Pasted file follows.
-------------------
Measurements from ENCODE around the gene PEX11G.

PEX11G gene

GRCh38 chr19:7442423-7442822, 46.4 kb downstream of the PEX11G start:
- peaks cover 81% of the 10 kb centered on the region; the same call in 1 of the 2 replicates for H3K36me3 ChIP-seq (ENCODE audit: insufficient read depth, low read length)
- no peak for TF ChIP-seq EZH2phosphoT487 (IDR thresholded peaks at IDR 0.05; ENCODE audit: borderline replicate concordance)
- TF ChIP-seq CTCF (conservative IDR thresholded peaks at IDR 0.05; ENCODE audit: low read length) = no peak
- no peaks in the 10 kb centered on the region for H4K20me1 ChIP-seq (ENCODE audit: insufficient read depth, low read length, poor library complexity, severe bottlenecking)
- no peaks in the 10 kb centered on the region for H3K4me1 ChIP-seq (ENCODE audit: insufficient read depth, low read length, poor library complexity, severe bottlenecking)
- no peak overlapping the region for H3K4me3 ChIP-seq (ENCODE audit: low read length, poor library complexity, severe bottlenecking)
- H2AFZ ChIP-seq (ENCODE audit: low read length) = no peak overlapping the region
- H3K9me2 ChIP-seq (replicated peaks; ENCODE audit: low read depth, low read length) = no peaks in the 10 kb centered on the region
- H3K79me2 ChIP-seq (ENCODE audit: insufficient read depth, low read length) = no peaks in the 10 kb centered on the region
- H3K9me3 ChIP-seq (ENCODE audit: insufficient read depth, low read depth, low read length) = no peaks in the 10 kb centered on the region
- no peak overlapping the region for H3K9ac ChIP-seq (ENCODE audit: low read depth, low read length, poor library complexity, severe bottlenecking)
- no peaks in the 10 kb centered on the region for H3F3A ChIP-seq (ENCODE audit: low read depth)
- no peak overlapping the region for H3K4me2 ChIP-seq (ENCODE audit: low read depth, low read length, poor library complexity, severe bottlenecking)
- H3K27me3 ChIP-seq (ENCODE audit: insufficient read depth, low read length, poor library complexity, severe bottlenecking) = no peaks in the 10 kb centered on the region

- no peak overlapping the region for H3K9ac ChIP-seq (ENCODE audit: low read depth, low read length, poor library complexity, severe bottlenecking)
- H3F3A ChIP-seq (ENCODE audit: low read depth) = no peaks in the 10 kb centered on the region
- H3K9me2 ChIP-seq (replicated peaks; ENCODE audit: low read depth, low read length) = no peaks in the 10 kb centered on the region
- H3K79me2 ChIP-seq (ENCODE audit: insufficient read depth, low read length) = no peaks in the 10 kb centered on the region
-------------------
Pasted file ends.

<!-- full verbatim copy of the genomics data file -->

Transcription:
Measurements from ENCODE around the gene PEX11G.

PEX11G gene

GRCh38 chr19:7442423-7442822, 46.4 kb downstream of the PEX11G start:
- peaks cover 81% of the 10 kb centered on the region; the same call in 1 of the 2 replicates for H3K36me3 ChIP-seq (ENCODE audit: insufficient read depth, low read length)
- no peak for TF ChIP-seq EZH2phosphoT487 (IDR thresholded peaks at IDR 0.05; ENCODE audit: borderline replicate concordance)
- TF ChIP-seq CTCF (conservative IDR thresholded peaks at IDR 0.05; ENCODE audit: low read length) = no peak
- no peaks in the 10 kb centered on the region for H4K20me1 ChIP-seq (ENCODE audit: insufficient read depth, low read length, poor library complexity, severe bottlenecking)
- no peaks in the 10 kb centered on the region for H3K4me1 ChIP-seq (ENCODE audit: insufficient read depth, low read length, poor library complexity, severe bottlenecking)
- no peak overlapping the region for H3K4me3 ChIP-seq (ENCODE audit: low read length, poor library complexity, severe bottlenecking)
- H2AFZ ChIP-seq (ENCODE audit: low read length) = no peak overlapping the region
- H3K9me2 ChIP-seq (replicated peaks; ENCODE audit: low read depth, low read length) = no peaks in the 10 kb centered on the region
- H3K79me2 ChIP-seq (ENCODE audit: insufficient read depth, low read length) = no peaks in the 10 kb centered on the region
- H3K9me3 ChIP-seq (ENCODE audit: insufficient read depth, low read depth, low read length) = no peaks in the 10 kb centered on the region
- no peak overlapping the region for H3K9ac ChIP-seq (ENCODE audit: low read depth, low read length, poor library complexity, severe bottlenecking)
- no peaks in the 10 kb centered on the region for H3F3A ChIP-seq (ENCODE audit: low read depth)
- no peak overlapping the region for H3K4me2 ChIP-seq (ENCODE audit: low read depth, low read length, poor library complexity, severe bottlenecking)
- H3K27me3 ChIP-seq (ENCODE audit: insufficient read depth, low read length, poor library complexity, severe bottlenecking) = no peaks in the 10 kb centered on the region

- no peak overlapping the region for H3K9ac ChIP-seq (ENCODE audit: low read depth, low read length, poor library complexity, severe bottlenecking)
- H3F3A ChIP-seq (ENCODE audit: low read depth) = no peaks in the 10 kb centered on the region
- H3K9me2 ChIP-seq (replicated peaks; ENCODE audit: low read depth, low read length) = no peaks in the 10 kb centered on the region
- H3K79me2 ChIP-seq (ENCODE audit: insufficient read depth, low read length) = no peaks in the 10 kb centered on the region